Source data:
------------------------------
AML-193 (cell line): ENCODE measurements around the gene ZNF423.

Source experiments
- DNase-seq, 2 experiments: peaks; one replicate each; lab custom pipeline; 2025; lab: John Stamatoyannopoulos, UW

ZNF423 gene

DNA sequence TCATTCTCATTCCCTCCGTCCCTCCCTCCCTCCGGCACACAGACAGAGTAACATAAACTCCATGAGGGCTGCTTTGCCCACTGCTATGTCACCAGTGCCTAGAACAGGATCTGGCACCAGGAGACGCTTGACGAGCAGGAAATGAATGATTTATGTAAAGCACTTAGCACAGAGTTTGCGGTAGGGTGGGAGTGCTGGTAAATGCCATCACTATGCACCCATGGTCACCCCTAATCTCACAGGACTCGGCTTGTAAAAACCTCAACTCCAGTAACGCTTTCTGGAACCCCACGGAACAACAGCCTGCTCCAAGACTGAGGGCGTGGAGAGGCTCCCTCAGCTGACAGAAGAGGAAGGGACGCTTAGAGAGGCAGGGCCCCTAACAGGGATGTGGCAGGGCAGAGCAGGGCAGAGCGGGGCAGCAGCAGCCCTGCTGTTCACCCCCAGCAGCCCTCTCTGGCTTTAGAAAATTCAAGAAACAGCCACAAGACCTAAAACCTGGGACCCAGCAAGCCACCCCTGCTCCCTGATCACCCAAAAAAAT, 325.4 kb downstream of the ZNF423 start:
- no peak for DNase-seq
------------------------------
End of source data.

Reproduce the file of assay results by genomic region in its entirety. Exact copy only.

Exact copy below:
AML-193 (cell line): ENCODE measurements around the gene ZNF423.

Source experiments
- DNase-seq, 2 experiments: peaks; one replicate each; lab custom pipeline; 2025; lab: John Stamatoyannopoulos, UW

ZNF423 gene

DNA sequence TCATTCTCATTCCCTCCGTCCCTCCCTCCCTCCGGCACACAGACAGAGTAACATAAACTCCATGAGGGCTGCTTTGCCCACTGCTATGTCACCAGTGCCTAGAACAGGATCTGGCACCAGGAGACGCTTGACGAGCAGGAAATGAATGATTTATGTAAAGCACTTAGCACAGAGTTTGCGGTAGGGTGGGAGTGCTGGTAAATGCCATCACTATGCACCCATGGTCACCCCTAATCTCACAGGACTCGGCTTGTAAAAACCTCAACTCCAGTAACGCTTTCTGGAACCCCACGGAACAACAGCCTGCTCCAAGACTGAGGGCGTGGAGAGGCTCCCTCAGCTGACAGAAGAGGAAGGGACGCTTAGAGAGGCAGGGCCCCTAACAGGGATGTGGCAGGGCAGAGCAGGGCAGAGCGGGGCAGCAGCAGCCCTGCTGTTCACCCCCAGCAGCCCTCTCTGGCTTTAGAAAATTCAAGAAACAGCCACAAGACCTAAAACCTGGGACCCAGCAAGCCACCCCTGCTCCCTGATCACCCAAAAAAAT, 325.4 kb downstream of the ZNF423 start:
- no peak for DNase-seq